In the hours before the polls closed, ominous rumours were sweeping through Tory circles. Tales of high turnout in Labour areas. Seats coming into play that no one had imagined. But it’s fair to say that even the most pessimistic Conservatives weren’t expecting anything like this.
This morning, we’re still trying to digest the results. But it’s already clear that this vote has created many, many more losers than winners. Here are just a few of them.
Obvious one, this. She called an election to enlarge her majority. Instead, she will have missed the widest open goal since Diana Ross at the World Cup. The question when the election was called was whether the Tories could drive their majority up towards three figures. The idea that it could actually fall – or even vanish altogether – was unimaginable. Apparently, she has no intention of resigning. But if she stays, it will be as the wounded, humiliated captain of a mutinous ship.
Throughout the election campaign, the silence of the Labour moderates has been almost deafening. The game plan was obviously to sit back and let Corbyn run the campaign of his dreams – to give him the rope to hang himself, rather than being accused of having betrayed St Jeremy by his angry supporters.
Now, Corbyn and Corbynism are secure – and people like Chuka Umunna are suddenly suggesting that they might serve in his Shadow Cabinet (or even Cabinet…) after all. Still, given that his first act when the election was called was to try to re/deselect his moderate MPs, it’s not hard to guess what the future holds for them in the long term.
With Alex Salmond and Angus Robertson clutching their P45s, Nicola Sturgeon’s argument that the Scots are mad keen for a second run at independence looks… well, almost as wrong as Theresa May’s argument that the voters were bursting to give her a mandate on Brexit. The SNP can argue that they are still the largest party – and they will certainly have far more influence in Westminster. But when it comes to IndyRef 2, a 15 per cent swing against Sturgeon means the wheels are firmly off the bandwagon. (And on a side note: the Tories should be on their knees thanking God for the existence of Ruth Davidson, to give them at least the hope of forming a government.)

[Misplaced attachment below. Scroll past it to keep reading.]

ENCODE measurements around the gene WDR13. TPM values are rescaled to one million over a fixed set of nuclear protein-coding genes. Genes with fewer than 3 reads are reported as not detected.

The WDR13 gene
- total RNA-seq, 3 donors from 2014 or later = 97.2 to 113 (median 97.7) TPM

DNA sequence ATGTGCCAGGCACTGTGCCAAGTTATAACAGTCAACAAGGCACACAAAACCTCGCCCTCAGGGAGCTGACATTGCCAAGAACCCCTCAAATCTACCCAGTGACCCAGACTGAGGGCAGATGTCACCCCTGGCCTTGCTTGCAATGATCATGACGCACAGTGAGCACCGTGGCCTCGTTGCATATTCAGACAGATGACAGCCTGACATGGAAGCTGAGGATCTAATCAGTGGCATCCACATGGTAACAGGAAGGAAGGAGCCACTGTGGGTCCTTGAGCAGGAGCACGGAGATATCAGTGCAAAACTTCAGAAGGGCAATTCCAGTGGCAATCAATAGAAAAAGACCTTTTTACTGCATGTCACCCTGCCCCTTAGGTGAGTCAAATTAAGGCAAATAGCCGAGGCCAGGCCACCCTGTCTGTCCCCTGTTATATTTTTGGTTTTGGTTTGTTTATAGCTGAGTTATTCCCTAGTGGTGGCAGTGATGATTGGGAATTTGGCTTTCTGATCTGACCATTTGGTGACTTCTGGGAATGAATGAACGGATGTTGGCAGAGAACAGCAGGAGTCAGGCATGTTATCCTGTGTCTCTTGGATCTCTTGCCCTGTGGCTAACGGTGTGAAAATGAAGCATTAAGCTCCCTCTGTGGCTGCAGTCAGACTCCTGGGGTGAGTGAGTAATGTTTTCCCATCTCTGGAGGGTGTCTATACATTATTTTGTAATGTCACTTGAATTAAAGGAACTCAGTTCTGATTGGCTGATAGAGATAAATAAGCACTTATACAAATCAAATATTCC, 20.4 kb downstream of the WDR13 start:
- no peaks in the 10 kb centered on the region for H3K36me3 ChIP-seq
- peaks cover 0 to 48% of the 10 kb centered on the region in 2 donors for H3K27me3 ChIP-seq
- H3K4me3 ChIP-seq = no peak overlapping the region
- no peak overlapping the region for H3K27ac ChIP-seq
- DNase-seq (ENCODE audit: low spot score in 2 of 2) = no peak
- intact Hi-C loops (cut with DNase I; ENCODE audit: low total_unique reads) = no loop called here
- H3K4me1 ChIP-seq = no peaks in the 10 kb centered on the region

Another obvious one. Before the election, everyone was joining forces to jeer at YouGov’s model, with its suggestion of a hung parliament. YouGov eventually backed off from its more optimistic prediction. But alongside Survation, it still looks like the survivor at the end of a particularly brutal episode of Game of Thrones.
There was an extraordinary press release from the Electoral Commission this week, listing the donations to the major parties in the final stages of the campaign. It showed not a single significant donation to UKIP. As the party’s thumping losses in South Thanet and Boston & Skegness showed – on top of its dire performance elsewhere – the party’s collapse is not just electoral: in the wake of the Brexit vote, UKIP today has no money, no purpose, and precious few voters. Speaking of which…
Theresa May called the election, ostensibly, to get a mandate to carry out the Brexit negotiations. Instead, she – or whoever becomes Prime Minister – will be hostage to objections from all sides as the bargaining proceeds. If, indeed, it proceeds: we are now in a bizarre situation where a nation which is still mostly supportive of Brexit will have a Parliament which is still made up predominantly of Remainers.
Already, many people are arguing that “hard Brexit” – including a departure from the single market and customs union – is dead. But the problem with leaving the EU, as it has been since the beginning, is that you can get a popular majority for Brexit itself, but not for any particular form of it. With May in charge with a 60+ majority, that wouldn’t have mattered. Now it very much does.
The mainstream media
The traditional Tory newspapers called Jeremy Corbyn an apologist for terror. They pointed out – rightly – that he and his team would lead Britain to ruin, that their every action since coming into politics proved their unfitness for office. (In fairness, we at CapX also had our say on that score.) In the wake of the Brexit vote, I wrote for the Columbia Journalism Review that it proved the power of old people and old media. Theresa May’s social care policy upset the first – and the power of the second appears to be on the wane. Matched, perhaps, by the self-selecting (and often self-deluding) tribes of Facebook.
The pound, the economy and austerity